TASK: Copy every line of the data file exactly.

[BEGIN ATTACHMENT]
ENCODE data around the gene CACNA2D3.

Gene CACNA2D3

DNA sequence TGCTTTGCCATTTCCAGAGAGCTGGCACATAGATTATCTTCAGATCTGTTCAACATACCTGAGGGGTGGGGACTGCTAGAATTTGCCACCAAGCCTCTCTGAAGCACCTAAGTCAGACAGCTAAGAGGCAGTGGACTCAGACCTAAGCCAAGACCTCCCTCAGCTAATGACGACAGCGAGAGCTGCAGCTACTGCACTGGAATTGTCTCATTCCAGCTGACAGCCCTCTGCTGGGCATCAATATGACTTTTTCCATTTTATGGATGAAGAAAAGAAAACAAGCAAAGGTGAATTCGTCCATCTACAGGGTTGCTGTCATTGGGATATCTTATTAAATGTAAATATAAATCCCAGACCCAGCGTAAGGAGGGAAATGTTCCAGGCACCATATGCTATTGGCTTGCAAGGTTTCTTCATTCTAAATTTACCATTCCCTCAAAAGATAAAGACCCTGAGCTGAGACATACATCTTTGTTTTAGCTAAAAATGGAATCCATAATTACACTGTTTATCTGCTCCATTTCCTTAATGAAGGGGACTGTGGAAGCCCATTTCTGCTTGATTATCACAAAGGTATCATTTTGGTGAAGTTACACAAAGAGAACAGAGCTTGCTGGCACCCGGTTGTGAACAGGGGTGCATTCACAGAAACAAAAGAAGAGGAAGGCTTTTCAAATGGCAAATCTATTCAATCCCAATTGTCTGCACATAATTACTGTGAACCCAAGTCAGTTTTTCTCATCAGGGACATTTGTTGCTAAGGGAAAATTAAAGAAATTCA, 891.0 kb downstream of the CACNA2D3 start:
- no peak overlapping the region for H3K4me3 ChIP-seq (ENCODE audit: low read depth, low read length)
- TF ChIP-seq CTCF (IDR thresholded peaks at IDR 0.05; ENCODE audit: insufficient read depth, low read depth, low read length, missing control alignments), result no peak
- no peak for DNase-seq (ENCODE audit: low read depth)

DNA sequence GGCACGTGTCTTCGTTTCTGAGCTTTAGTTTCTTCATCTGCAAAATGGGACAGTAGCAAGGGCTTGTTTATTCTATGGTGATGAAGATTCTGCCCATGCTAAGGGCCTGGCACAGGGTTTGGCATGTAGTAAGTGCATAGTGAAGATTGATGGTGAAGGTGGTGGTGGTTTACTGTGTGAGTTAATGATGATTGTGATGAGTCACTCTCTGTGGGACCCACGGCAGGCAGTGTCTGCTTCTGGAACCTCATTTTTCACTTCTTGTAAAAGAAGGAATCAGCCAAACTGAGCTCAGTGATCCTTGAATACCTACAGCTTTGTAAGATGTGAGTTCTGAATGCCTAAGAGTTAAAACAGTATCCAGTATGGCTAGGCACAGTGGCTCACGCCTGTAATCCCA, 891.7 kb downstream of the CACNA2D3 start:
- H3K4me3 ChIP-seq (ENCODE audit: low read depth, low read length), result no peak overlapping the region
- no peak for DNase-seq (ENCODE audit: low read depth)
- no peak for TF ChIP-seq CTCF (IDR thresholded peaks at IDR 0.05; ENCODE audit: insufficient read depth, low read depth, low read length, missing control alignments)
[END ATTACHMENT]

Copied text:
ENCODE data around the gene CACNA2D3.

Gene CACNA2D3

DNA sequence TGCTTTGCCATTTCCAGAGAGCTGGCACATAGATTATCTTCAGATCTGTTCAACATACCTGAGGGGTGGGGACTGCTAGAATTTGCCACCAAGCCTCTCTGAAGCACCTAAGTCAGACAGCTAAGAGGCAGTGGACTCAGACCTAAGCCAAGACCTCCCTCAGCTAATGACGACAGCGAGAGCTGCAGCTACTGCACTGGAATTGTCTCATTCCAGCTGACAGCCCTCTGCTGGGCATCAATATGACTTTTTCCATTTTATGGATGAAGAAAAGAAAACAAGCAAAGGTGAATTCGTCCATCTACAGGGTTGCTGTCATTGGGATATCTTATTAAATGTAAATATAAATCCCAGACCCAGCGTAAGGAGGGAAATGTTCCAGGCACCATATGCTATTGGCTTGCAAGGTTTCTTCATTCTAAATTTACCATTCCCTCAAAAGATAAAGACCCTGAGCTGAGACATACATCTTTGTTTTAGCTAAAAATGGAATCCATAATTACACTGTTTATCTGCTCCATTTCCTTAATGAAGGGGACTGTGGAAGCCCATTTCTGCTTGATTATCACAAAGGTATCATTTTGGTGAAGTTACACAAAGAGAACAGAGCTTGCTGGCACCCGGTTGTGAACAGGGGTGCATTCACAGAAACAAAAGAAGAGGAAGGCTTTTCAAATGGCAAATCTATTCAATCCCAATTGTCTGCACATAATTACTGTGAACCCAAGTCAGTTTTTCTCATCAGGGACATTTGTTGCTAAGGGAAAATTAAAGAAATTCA, 891.0 kb downstream of the CACNA2D3 start:
- no peak overlapping the region for H3K4me3 ChIP-seq (ENCODE audit: low read depth, low read length)
- TF ChIP-seq CTCF (IDR thresholded peaks at IDR 0.05; ENCODE audit: insufficient read depth, low read depth, low read length, missing control alignments), result no peak
- no peak for DNase-seq (ENCODE audit: low read depth)

DNA sequence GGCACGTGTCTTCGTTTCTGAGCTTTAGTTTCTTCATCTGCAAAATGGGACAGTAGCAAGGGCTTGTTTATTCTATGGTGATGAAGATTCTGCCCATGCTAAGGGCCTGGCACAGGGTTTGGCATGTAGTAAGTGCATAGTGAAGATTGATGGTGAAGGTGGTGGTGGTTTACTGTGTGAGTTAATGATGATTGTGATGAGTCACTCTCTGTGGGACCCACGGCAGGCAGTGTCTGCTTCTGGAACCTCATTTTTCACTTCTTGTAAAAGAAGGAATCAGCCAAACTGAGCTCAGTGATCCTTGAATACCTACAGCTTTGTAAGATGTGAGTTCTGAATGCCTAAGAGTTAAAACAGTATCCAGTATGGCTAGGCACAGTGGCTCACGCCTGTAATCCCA, 891.7 kb downstream of the CACNA2D3 start:
- H3K4me3 ChIP-seq (ENCODE audit: low read depth, low read length), result no peak overlapping the region
- no peak for DNase-seq (ENCODE audit: low read depth)
- no peak for TF ChIP-seq CTCF (IDR thresholded peaks at IDR 0.05; ENCODE audit: insufficient read depth, low read depth, low read length, missing control alignments)